It is usually desirable that a portion of the glaze be formed first as a frit, by quenching a glass melt, and then mixing the frit with a suspending agent, e.g., 4-16% clay, and/or with a refractory material (e.g., up to 8% alumina or flint) to modify the surface texture, and/or with an organic binder (2% or less is usually sufficient) to improve adherence onto the article to be glazed. In this event the composition of the frit is calculated to provide a final oxide composition within the ranges set forth above.

PREFERRED PRACTICE OF THE INVENTION

Work to date has shown that the following procedure gives good results as a two-fire procedure, and it is presently preferred. As indicated above, it has been found preferable first to melt and quench a glass to form a frit, then to add a suspending agent such as clay to the frit and grind the resulting mixture to form the actual glaze to be applied.

In the most preferred practice, a batch of the following composition is mixed:

______________________________________steatite talc        20.6   % by wt.anhydrous borax      2.1boric acid           3.5aluminum hydroxide   20.3zinc zirconium silicate                .5zinc oxide           .9calcium carbonate    .2potassium carbonate  .8flint (silica)       51.1                100.0______________________________________

Since the oxide composition of the batch will depend on the exact source and composition of the various batch components, the compositions of the batch ingredients are set forth below for reference.

                                  TABLE I__________________________________________________________________________Composition of Batch Components   SiO2      Al2 O3          MgO             B2 O3                Na2 O                   K2 O                      ZnO                         CaO                            ZrO2                                Fe2 O3                                    TiO2__________________________________________________________________________Steatitetalc    61.3      .9  30.3  .07                   .01   .09    .9  .05Anhydrousborax             69.3                30.7Boricacid              56.5Aluminumhydroxide   .01      65.0      .15             .003Zinc zirconiumsilicate   24.2               28.6  46.4Zincoxide                      99.3Calciumcarbonate                     56.0Potassiumcarbonate               62.2Flint(silica)   99.7      .13                       .02Bentonite   64.32      20.7          2.3   2.6                   .4    .5     3.5 .14__________________________________________________________________________

The frit batch is melted, for example for 4 hours at about 1550 C. After melting, the molten glass is quenched in water to improve grinding, and then is dried. The frit can be ground in accordance with conventional practice, for example in a porcelain ball mill containing flint pebbles and water, to approximately minus 200 mesh size.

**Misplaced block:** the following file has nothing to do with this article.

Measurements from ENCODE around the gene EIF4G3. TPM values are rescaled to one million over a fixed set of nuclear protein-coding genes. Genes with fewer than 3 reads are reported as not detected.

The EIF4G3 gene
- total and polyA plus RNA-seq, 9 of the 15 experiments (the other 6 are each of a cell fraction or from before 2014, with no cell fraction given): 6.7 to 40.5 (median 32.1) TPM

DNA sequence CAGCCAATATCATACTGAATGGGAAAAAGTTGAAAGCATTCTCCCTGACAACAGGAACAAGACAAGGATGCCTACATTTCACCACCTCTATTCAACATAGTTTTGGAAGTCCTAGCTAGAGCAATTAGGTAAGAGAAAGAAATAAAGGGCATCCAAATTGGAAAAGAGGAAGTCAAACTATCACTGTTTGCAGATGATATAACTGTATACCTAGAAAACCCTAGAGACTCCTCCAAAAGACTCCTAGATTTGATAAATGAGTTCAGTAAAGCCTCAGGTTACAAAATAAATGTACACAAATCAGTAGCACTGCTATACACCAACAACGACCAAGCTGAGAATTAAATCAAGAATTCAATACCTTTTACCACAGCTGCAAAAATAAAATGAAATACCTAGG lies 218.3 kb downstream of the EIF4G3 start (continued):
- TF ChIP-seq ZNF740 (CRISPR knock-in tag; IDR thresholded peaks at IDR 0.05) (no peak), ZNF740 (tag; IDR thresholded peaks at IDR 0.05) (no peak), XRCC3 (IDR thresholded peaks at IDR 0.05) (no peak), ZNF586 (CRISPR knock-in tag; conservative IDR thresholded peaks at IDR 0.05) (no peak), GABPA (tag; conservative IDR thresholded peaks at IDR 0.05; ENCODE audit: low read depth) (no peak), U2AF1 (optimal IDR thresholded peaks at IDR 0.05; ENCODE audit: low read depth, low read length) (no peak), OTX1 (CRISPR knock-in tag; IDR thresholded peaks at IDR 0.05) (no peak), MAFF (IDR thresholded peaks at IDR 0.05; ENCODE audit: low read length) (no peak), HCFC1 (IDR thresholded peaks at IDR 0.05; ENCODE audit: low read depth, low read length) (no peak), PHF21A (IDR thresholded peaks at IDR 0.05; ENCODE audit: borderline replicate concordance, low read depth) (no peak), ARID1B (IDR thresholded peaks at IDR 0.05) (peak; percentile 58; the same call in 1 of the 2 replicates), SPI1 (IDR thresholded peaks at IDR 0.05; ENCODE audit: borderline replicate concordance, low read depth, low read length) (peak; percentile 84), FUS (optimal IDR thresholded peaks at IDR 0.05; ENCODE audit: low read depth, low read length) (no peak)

Based on compositions of raw materials as set forth in Table I, the oxide composition of the preferred form of frit is:

______________________________________Frit Ex. 1______________________________________  SiO2   71.1   wt. %  Al2 O3              15.0  MgO         7.0  B2 O3              3.8  Na2 O  .7  K2 O   .2  ZnO         1.2  ZrO2   .3  CaO         .5  Fe2 O3              .2              100.0______________________________________

The frit will also usually contain a trace, generally less than 0.1% of titania.

As already indicated, it is desirable to mix the frit with a suspending agent to form a slip. Conventional organic suspending agents can be used for this purpose, but it is preferred to use a compatible inorganic material such as bentonite or kaolin clay. This helps keep the glaze in suspension to improve application. If it is desired to modify and usual glossy, smooth surface so as to provide a matte or textured surface, or to increase opacity, or reduce costs, an unmelted component such as alumina or flint (SiO2) may also or alternatively be added. It is also usually desirable to incorporate a binder, to adhere the glaze to the ware before firing. A conventional organic binder such as xanthum gum is suitable for this purpose.

In the preferred practice the frit is mixed with bentonite in proportions of about 96% frit and 4% bentonite, with an additional 0.75% of xanthum gum binder ("Kelzan"). Water is added, for example in the amount of approximately 1.5 times the total batch weight, and the glaze slip is milled for about an hour. After milling the slip is adjusted to a viscosity of approximately 200-300 centipoise, and is then ready for application. The addition of the bentonite changes the oxide composition; with the inclusion of the bentonite the glaze itself corresponds to the calculated oxide composition: